When Brian Wilson recorded his magnum opus, SMiLE, he conceived it as a teenage symphony to God. However, the only moment that seems to have resulted from the idea is the opening track, “Our Prayer/Glee.” With Tomboy, the fourth solo album by Animal Collective member Noah Lennox A.K.A. Panda Bear, this concept is taken and used to its full extent. Drawing inspiration equally from Brian Wilson, hip-hop, roots rock, and Gregorian Chant music, Tomboy is a triumph both in terms of scope and originality. Although experimental, what ultimately makes this album so successful is its consistent reliance on incredible vocal melodies augmented by dense harmonies.
The album’s melancholic tone at first seems like an odd departure from Lennox’s previous album, the inviting and ever-so-sunny Person Pitch. However, those who have listened to his earlier work on the album Young Prayer will find the tone of this album a natural fit. Recorded in his childhood home while his father was dying from cancer, Young Prayer is a barebones exercise in stripping music down to its emotional center. While not as emotionally draining as Young Prayer, a sense of loss and sadness pervades the music on Tomboy, undermining the deceptively positive lyrics. Backed by a simple beat, a guitar modulated beyond recognition, and swirling vocal samples, the album’s opener, “You Can Count On Me,” simply repeats the line, “Know you can count on me,” likely directed to his children, before promising to protect them. However, the music and vocal harmonies betray the sense of comfort offered in the lyrics, instead focusing the attention on what it is that he might need to protect them from.
Avey Tare, Lennox’s band-mate in Animal Collective, was quoted by the BBC as saying, “Music should be more than just something to stomp to - it should be interactive. For us it’s not always about writing a good song - we wanna play with your ears in terms of colours and space with sound.” Those sentiments are definitely present in Tomboy. One of the most interesting moments on the album is the song “Surfer’s Hymn.” The vocals are only backed by an epileptic synthesizer, drum track, and a sound of the beach. However, the vocal melody happens to be one of the best by any artist the last ten years. The fact that Lennox chose to set such a compelling melody against such sparse, even distracting music is part of what makes him such a fascinating musician.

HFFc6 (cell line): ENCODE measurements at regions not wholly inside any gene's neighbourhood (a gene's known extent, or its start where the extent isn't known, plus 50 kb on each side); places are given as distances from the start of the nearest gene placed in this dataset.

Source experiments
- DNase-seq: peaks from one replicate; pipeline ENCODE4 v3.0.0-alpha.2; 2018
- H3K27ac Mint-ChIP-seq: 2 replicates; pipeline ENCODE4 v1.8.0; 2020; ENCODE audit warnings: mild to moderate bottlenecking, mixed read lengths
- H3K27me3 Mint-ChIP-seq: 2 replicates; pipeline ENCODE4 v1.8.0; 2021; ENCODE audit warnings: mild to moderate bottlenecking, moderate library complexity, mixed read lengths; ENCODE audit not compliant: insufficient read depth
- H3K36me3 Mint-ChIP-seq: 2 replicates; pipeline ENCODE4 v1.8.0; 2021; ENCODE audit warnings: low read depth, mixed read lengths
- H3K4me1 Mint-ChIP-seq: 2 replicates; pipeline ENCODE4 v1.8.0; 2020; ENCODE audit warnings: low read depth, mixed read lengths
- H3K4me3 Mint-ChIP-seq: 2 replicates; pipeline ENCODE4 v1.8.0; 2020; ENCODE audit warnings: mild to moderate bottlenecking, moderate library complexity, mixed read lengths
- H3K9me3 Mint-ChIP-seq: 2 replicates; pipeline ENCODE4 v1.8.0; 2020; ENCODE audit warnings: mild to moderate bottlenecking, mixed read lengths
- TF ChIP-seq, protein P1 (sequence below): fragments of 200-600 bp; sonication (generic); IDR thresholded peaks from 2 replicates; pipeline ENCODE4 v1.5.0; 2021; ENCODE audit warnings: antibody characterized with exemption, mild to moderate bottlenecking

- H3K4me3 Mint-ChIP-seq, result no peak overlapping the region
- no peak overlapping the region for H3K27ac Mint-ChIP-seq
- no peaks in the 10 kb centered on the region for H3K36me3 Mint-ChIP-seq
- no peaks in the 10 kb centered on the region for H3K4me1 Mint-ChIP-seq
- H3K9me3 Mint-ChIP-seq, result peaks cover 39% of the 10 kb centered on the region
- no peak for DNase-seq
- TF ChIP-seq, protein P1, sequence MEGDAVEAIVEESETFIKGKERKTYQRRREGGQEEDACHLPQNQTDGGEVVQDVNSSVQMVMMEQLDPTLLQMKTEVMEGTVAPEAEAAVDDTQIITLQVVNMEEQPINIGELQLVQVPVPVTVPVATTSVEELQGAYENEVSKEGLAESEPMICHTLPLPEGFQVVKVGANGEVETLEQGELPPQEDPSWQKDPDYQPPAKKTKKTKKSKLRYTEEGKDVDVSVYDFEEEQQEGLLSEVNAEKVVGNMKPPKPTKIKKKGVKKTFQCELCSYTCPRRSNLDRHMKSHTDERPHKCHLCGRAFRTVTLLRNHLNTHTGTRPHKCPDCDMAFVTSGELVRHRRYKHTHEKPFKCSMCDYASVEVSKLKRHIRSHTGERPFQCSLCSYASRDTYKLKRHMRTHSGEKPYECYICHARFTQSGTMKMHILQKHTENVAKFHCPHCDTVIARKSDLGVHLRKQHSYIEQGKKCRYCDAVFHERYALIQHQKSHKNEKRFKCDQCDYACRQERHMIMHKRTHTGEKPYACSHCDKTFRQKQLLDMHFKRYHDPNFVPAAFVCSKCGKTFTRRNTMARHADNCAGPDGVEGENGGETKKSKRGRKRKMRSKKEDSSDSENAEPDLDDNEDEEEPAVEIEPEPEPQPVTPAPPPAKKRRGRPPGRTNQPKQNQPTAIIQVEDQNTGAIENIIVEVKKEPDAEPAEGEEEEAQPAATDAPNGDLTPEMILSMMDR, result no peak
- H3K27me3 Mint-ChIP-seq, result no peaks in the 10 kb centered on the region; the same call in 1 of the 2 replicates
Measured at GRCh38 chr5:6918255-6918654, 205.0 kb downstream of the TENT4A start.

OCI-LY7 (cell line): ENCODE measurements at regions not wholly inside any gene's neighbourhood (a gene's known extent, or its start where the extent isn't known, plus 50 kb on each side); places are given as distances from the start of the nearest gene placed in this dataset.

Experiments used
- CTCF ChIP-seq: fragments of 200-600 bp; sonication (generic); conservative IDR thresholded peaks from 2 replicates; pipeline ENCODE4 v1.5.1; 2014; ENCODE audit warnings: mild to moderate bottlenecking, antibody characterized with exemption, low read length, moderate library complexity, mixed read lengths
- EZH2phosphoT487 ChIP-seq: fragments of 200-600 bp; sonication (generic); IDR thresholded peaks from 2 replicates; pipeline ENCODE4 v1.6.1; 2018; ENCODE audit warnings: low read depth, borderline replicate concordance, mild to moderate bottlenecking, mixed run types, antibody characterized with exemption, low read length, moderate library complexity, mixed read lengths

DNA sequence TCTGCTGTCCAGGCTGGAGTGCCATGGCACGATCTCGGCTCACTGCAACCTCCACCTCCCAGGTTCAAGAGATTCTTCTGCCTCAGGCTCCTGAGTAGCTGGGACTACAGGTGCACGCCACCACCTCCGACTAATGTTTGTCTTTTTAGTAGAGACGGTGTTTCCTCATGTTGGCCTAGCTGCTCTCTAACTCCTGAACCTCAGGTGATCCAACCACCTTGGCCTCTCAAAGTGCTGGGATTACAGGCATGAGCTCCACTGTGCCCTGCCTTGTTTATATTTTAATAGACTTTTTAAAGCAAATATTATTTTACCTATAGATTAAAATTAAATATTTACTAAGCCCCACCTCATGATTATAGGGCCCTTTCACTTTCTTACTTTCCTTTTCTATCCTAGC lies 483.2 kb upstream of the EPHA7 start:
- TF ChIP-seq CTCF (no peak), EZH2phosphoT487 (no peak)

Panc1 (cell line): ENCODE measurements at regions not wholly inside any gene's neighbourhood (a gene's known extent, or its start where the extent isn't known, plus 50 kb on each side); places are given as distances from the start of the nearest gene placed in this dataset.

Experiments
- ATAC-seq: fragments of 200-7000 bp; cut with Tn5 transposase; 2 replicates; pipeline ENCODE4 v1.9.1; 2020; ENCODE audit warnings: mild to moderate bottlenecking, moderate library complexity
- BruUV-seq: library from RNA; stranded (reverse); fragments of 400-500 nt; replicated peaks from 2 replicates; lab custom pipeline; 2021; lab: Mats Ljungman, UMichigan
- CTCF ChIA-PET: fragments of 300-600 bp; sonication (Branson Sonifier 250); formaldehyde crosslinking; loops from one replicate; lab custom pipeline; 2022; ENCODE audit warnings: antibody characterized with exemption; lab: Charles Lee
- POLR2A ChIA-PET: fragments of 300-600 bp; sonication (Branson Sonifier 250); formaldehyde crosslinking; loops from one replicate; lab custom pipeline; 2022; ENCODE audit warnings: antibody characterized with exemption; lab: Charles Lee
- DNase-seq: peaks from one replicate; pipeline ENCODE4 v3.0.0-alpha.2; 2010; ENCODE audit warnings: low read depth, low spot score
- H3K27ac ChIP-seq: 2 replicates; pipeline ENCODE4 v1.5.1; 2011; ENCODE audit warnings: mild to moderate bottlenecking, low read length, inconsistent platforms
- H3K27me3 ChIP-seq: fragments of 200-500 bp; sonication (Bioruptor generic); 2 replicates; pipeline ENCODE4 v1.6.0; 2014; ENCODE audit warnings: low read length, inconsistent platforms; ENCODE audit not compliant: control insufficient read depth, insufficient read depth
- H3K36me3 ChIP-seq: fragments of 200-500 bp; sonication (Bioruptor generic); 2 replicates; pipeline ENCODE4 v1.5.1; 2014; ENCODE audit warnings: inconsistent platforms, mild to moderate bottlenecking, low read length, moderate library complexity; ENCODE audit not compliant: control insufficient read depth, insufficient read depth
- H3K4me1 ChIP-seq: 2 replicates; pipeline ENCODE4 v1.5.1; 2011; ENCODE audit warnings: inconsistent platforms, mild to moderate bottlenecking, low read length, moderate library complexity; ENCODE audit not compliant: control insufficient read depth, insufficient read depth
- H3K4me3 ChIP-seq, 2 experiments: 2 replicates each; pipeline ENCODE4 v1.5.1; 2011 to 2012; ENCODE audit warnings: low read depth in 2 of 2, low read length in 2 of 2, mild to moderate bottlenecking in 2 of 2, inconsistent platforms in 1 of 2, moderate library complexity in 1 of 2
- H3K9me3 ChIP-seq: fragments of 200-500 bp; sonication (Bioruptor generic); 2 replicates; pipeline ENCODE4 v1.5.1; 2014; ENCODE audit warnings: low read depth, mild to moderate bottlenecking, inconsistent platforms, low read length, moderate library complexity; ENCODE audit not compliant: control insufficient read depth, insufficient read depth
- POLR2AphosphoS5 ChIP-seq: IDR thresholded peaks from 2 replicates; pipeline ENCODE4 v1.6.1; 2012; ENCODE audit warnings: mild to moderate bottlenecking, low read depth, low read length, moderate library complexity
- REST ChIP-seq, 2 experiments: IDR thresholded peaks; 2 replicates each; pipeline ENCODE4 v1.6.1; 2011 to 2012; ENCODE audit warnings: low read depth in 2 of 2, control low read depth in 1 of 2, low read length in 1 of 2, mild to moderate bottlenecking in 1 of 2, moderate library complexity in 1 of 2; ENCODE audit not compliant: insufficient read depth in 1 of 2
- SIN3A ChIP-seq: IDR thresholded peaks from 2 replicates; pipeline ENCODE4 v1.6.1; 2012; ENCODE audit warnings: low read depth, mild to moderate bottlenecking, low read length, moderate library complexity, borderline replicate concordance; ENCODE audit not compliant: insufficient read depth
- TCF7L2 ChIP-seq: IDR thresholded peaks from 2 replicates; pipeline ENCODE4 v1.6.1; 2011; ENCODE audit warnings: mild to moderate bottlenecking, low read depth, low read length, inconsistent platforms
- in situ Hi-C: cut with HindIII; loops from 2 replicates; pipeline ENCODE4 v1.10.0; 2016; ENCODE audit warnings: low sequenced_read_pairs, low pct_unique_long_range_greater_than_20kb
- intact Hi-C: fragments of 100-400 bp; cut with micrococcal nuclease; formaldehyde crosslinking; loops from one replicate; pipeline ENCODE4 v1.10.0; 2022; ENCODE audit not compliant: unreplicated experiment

Tomboy is not afraid to indulge in sweet-as-saccharine songs however. The album’s most immediate track, “Last Night At The Jetty,” contains some of the most gorgeous harmonies in recent memory set to a guitar warped to sound like an organ, and a beat that doesn’t so much as pound as stumbles. The unsteady beat emphasizes the self-doubt contained in the lyrics. The song opens with the question, “Dreams that I once had/Did I have them anyways?” When the question, “Didn’t you have a good time?” is answered by repeated declaration, “I know I had a good time,” it seems as if he is trying to convince himself, rather than the audience. This subtle use of lyrics and music in order to evoke complex emotions is something that is rarely seen or even expected in popular music today.
In recent interviews, Lennox has cited the immediacy of bands like The White Stripes as a major influence on this album. At first glance, that seems like a confusing thing to say, but most of the tracks on Tomboy can be reduced to simple beats, keyboards, vocals, and heavily effected guitars. If one were to remove all the effects and speed up a track like “Slow Motion” it probably wouldn’t sound that different than a song by Nirvana or Pavement.
The religious quality of Tomboy is hard to ignore. The entire album almost sounds as if it is a warmth radiating from inside an ancient cathedral, and nowhere is this more apparent than on the album’s magnificent closer, “Benefica.” The song’s gorgeous harmonies seem at once new and familiar, something that Lennox is particularly good at. If the rest of the album is a conflict between childhood and growing up, “Benefica” is the final resolution.
Contradiction is really what lies at the heart of the album. Lennox has said that he chose the name Tomboy because the word itself represented a contradiction. By placing such straightforward vocals against such experimental music, writing in the style of guitar rock but warping the guitar beyond recognition, and putting lyrics with such optimism into such melancholic arrangements, Tomboy is an incredibly unique meditation on the transformation from childhood to adulthood. It looks on the past fondly, even if from rose-colored glasses, while also showing an acceptance of new responsibilities, and a willingness to let go.
Tracks to Check Out - Slow Motion, Last Night At The Jetty, Benefica